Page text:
Do it yourself! How often do we hear this simple saying that has the power to change the world? Three little words that can shape destinies. If you only believe. Oliver Rath, a German photographer, had this DIY enthusiasm upon which he built the whole technical foundation of his artistic existence. The creative thoughts in his head were a part of a bigger mindset that no art or ordinary school in the world could teach. His Frankish and easy going appearance hid his creative lunacy. But, following the saying that every photograph is worth a thousand words, we can safely say that all the words that can be said about him can’t even compare to the impressions of his images.
All the major features are here – arrangement, geometry, contrast, perspective. But even more than that, Rath held the mastery over the little things, immensely important and often forgotten. These little pieces, like a look or a position of arms, can really push the whole thing further and are able to turn an already good image into something special, impalpable and perhaps mystical. Often judged for his style, the photographer was known for his various looking pieces. Some will definitely sucker punch you in the face, while others will be deeply calming. It was a rough pictorial language, and Rath explored this even more by fuelling it with his own unchecked temper, but also his subtle and elegant sense for semantics. Infiltrated by codes of urban hedonism, his imagery was also ruptured by sometimes caustic, sometimes prankish humor. Rath knew nothing about compromises. There were no limits in his practice. When asked about what he thought if the contemporary art was challenging the boundaries of “safe zones”, the photographer said that eventually, “…this isn’t a decision made by art but made by the press. Boundaries won´t be crossed by the artists; the market decides if art crosses the barriers.”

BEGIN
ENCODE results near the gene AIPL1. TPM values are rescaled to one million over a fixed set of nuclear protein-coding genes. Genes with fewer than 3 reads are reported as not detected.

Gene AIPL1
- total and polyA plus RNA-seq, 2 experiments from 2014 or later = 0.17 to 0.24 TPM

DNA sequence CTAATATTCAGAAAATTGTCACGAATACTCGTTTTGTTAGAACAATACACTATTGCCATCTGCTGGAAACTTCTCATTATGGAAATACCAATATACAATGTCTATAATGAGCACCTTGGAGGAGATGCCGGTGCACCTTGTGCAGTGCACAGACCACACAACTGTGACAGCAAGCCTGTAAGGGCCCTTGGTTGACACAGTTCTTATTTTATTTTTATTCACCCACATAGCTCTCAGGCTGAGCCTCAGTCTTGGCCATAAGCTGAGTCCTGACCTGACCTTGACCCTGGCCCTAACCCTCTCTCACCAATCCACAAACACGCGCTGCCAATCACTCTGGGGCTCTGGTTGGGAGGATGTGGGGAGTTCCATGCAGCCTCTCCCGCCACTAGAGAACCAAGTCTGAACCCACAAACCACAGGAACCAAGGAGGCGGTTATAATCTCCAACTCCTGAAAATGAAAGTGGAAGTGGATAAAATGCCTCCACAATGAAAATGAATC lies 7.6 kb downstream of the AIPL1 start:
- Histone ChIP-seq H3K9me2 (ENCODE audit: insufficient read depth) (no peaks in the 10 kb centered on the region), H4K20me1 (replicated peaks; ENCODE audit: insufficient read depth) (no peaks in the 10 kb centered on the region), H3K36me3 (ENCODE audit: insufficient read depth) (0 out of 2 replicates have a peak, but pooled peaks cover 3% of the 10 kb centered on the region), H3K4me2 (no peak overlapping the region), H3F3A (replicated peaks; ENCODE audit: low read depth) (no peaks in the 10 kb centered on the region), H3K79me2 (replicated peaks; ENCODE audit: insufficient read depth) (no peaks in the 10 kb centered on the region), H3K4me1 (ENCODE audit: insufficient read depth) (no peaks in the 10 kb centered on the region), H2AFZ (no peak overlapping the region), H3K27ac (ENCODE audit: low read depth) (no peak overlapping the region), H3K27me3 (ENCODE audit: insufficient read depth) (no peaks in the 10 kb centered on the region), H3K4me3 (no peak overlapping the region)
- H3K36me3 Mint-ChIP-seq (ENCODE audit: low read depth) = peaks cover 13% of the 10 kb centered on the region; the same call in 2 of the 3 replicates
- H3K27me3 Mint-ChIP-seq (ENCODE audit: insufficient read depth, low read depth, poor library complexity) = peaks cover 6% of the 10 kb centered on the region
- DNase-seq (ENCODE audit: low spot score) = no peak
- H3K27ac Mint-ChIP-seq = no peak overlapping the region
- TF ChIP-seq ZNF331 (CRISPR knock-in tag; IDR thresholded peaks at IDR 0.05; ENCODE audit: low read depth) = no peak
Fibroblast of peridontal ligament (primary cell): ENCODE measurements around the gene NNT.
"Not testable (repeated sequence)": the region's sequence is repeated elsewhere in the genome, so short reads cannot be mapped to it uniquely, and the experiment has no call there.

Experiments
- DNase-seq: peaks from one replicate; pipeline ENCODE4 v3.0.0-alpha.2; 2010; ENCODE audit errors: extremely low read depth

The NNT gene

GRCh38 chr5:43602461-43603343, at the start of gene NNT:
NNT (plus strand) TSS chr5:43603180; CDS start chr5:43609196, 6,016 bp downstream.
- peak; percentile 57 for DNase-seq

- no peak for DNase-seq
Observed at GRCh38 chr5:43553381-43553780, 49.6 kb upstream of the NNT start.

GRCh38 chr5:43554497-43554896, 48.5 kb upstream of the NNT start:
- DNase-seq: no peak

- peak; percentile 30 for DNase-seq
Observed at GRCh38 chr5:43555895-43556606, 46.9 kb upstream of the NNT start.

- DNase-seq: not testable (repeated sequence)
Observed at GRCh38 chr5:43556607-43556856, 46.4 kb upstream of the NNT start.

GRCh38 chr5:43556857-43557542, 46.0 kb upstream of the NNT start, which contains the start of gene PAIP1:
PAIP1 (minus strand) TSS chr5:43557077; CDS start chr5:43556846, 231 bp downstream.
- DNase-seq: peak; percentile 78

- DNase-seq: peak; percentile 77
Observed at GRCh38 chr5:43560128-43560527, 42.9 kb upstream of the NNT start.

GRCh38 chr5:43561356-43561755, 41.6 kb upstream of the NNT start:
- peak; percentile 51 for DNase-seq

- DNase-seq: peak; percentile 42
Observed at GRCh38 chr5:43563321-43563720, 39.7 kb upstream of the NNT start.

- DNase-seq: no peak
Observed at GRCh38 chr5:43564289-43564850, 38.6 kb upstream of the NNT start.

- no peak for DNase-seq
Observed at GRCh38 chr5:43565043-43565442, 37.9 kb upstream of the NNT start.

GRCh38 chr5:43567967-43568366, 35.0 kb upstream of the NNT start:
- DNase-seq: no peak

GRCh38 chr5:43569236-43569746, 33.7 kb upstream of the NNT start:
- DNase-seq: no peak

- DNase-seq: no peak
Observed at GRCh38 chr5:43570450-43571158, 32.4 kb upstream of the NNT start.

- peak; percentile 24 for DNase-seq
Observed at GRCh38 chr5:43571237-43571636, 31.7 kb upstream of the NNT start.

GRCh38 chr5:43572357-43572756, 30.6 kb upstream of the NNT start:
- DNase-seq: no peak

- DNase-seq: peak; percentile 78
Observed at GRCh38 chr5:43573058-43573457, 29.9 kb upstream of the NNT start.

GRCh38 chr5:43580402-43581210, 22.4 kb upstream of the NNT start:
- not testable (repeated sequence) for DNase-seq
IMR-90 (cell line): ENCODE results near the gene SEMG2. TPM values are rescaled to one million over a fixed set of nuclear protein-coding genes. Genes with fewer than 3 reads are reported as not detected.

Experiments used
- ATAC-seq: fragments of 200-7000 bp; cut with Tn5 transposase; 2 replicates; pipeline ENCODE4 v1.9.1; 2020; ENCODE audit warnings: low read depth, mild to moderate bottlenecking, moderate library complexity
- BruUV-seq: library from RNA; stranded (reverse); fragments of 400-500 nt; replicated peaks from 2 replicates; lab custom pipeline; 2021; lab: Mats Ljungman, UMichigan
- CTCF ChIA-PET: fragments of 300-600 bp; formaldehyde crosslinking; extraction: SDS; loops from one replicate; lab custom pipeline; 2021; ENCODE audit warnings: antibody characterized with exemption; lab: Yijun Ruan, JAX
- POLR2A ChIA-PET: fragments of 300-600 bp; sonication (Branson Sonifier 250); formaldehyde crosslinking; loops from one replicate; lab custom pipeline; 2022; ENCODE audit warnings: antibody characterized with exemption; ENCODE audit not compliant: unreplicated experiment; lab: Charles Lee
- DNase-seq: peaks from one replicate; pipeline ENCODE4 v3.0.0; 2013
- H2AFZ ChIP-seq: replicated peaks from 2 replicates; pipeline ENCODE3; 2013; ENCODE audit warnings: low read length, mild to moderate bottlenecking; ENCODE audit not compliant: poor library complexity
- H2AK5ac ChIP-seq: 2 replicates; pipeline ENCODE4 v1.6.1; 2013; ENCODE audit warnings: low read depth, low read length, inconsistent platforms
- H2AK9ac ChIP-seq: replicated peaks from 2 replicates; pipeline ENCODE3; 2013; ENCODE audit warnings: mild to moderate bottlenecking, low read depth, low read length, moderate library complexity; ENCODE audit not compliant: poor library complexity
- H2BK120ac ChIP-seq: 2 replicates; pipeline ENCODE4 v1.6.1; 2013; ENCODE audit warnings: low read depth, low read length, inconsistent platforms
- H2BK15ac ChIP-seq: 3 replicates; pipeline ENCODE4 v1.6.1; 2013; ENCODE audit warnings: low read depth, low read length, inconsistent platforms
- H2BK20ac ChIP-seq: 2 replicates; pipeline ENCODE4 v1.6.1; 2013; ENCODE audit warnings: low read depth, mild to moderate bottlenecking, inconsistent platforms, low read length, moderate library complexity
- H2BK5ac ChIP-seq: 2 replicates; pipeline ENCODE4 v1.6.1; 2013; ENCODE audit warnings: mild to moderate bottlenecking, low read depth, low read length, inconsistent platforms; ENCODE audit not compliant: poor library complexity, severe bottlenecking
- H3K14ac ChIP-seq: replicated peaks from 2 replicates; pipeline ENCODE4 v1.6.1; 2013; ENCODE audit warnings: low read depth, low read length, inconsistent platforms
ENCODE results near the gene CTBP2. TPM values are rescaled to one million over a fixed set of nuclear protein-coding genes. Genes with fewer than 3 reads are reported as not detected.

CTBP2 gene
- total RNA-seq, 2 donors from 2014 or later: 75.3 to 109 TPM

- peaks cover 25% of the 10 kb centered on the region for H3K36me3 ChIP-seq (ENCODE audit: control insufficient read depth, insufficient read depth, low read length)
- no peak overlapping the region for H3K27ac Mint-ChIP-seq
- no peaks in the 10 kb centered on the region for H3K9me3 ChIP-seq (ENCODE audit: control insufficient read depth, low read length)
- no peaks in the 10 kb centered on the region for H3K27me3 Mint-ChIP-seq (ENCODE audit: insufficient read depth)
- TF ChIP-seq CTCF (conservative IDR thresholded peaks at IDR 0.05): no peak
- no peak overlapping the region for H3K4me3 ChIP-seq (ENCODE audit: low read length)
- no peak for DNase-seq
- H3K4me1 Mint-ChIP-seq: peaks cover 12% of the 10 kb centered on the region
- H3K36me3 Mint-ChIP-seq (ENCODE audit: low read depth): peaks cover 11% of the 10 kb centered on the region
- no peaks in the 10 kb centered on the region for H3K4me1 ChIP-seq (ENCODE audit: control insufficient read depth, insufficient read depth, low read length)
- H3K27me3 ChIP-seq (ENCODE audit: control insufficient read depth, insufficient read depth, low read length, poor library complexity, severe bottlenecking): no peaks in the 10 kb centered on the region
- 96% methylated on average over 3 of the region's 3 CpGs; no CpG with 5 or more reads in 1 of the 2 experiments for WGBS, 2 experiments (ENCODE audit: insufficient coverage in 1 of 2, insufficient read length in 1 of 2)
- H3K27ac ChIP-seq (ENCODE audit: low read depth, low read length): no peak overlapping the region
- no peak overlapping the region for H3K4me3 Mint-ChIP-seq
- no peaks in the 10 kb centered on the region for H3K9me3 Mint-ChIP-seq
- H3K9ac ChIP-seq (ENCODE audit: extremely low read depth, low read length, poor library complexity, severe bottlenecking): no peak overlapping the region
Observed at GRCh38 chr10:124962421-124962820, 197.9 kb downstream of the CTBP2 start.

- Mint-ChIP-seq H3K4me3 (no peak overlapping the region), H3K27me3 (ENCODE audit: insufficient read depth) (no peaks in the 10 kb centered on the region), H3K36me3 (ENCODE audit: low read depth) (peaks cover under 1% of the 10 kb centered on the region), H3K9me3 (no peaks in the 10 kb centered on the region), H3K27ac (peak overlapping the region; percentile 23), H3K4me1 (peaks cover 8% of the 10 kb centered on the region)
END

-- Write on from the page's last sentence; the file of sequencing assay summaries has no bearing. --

The artist grew up in Freiburg. Before his terrifically successful career in photography, he was involved in the musical scene. As a rapper, he was known as Al Kaporn and performed porn rap. His Dj name was Al Kapone. Rath was 27 when he took his first photo while he was in New York for a gig. He had his first analog camera and started using it during the 9/11 world trade center attack.  In 2012, he opened a gallery in Berlin, which is run by his wife and gallery owner Tina Tröbs.
As for his approach to photography, Rath always had a preconceived idea about what he wanted to do. Many of his models came from the “Berlin night live”. Also, he enjoyed working with artists and exhibitionists since they follow their own ideals. Everything depended on the models. If a female model came from a respectable family, it will be clearly visible in the photographs. However, if a model didn’t care about much, Rath always worked his best in order to capture that sort of attitude. He never put anyone in a situation that doesn’t match his/her character, and that is also one of the secrets of his success. His photography was honest.
A self-taught, Rath made a breakthrough that many artists can only dream of. He worked with celebrities such as Karl Lagerfeld, Jürgen Vogel, Joachim Löw, Sophia Thomalla, Alfred Biolek, but also with ordinary people. His photo blog was very active since 2009 and the artist used this tool as a medium to show his life and practice: photo-portraits, fashion photos, and nude photography. Oliver Rath passed away on August 19th, 2016, only 38 years old. He will be remembered as one of the most important and best photographers of the early 21st century. His Do It Yourself attitude, which ultimately led to his international acclaim, will serve as an inspiration for generations of young people to come, whatever their dreams may be.
Featured image: Oliver Rath – Self-portrait (detail)
All images courtesy of the artist